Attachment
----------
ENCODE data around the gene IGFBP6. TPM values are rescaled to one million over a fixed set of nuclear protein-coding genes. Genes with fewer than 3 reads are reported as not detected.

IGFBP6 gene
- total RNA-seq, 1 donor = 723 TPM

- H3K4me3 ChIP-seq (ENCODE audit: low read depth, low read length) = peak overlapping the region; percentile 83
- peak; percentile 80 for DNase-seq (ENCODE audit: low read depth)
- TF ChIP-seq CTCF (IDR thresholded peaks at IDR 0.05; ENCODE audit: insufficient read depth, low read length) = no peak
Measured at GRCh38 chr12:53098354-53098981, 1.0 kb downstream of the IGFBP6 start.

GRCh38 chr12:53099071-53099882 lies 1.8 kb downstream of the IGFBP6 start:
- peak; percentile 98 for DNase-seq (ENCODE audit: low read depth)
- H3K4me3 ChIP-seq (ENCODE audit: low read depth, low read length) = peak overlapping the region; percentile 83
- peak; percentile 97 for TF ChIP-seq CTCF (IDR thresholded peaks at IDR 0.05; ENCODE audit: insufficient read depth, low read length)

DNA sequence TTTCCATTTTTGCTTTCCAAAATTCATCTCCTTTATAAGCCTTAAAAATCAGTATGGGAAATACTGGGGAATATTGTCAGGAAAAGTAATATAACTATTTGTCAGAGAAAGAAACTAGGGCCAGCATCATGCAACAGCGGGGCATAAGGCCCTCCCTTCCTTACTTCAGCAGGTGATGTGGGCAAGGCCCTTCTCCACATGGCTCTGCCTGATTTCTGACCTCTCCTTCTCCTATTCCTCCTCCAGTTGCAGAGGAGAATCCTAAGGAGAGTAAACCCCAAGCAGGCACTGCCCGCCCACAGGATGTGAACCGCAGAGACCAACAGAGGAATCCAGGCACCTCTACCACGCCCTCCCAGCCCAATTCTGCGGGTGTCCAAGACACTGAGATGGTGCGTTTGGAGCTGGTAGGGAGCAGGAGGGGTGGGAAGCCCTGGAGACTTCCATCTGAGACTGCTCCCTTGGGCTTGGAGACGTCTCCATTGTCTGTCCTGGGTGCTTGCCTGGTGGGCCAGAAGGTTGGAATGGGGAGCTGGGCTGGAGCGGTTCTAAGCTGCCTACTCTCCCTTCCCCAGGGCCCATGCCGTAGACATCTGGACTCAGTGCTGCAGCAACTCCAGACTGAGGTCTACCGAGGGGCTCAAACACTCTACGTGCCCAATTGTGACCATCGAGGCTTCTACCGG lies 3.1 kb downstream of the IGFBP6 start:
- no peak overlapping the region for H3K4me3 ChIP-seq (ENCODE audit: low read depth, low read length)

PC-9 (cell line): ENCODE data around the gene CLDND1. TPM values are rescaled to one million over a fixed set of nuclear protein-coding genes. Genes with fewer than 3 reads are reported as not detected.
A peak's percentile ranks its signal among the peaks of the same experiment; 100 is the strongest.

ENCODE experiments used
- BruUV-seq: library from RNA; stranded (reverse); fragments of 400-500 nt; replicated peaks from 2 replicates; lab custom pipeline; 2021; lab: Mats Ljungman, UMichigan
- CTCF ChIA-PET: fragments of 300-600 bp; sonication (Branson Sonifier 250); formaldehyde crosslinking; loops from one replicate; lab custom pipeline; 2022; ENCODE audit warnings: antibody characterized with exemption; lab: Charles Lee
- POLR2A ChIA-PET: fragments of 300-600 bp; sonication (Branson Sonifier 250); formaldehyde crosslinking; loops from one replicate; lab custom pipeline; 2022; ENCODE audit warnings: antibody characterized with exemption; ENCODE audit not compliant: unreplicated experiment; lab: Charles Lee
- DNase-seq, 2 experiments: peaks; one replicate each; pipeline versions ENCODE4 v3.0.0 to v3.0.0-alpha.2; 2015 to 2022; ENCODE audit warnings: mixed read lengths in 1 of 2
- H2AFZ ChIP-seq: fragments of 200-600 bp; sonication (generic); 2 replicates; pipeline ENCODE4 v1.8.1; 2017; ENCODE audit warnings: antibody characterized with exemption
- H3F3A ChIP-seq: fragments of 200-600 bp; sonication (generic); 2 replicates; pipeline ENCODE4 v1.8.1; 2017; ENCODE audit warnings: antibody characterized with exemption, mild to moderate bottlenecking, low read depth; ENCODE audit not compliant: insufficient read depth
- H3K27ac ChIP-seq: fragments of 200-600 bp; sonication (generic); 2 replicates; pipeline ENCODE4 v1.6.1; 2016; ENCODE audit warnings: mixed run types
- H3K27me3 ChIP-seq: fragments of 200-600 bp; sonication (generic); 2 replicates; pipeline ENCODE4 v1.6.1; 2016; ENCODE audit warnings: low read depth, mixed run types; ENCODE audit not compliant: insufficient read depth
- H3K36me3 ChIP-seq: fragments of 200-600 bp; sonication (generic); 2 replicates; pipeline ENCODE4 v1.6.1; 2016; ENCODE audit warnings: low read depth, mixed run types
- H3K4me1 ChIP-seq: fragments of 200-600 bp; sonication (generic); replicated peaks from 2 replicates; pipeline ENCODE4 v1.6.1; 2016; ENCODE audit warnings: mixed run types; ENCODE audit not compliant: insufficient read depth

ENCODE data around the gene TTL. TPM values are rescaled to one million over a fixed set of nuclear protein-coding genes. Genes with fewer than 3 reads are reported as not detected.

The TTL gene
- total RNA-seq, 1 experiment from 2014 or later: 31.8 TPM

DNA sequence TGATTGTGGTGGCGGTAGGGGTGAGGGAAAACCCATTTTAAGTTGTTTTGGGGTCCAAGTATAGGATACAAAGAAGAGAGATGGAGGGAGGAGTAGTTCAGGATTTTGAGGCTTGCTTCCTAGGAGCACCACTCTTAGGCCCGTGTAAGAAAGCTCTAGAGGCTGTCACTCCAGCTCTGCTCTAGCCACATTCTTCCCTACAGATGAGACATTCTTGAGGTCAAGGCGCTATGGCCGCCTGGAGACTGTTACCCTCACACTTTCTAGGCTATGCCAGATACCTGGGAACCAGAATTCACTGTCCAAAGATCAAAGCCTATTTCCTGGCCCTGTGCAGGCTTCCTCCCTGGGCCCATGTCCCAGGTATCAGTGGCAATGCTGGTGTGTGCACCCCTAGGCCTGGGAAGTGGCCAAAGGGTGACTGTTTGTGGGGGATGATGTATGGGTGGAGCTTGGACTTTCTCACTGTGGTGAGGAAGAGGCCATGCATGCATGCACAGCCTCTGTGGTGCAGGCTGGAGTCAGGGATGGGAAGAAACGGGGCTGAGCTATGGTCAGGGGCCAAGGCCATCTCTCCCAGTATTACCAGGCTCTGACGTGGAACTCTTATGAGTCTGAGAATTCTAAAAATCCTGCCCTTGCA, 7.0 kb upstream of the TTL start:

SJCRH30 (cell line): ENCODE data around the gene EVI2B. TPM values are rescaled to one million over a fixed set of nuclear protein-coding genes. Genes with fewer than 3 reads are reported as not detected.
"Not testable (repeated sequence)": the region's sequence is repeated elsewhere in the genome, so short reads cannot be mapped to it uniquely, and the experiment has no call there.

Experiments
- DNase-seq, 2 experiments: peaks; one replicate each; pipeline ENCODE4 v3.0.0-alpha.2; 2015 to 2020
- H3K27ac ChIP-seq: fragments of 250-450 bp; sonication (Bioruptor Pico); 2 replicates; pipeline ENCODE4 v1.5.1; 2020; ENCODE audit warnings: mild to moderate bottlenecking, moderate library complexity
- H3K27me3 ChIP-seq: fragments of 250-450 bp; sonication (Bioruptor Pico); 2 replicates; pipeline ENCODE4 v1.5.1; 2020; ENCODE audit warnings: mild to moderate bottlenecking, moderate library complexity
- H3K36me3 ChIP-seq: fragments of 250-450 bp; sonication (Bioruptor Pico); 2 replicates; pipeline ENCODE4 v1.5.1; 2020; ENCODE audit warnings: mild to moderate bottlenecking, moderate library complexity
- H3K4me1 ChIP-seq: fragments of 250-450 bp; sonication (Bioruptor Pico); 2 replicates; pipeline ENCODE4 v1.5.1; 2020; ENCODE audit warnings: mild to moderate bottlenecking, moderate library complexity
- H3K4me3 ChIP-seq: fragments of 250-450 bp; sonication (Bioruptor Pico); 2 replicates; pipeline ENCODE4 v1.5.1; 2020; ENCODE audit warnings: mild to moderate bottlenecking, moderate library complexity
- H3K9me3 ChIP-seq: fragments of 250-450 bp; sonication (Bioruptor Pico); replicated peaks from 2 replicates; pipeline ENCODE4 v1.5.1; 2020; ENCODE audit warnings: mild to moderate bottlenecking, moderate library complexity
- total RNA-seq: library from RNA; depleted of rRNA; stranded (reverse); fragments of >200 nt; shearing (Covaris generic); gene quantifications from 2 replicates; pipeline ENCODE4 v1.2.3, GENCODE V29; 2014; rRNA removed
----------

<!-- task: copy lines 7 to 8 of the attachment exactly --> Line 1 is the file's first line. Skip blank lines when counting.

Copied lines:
Measured at GRCh38 chr12:53098354-53098981, 1.0 kb downstream of the IGFBP6 start.

GRCh38 chr12:53099071-53099882 lies 1.8 kb downstream of the IGFBP6 start: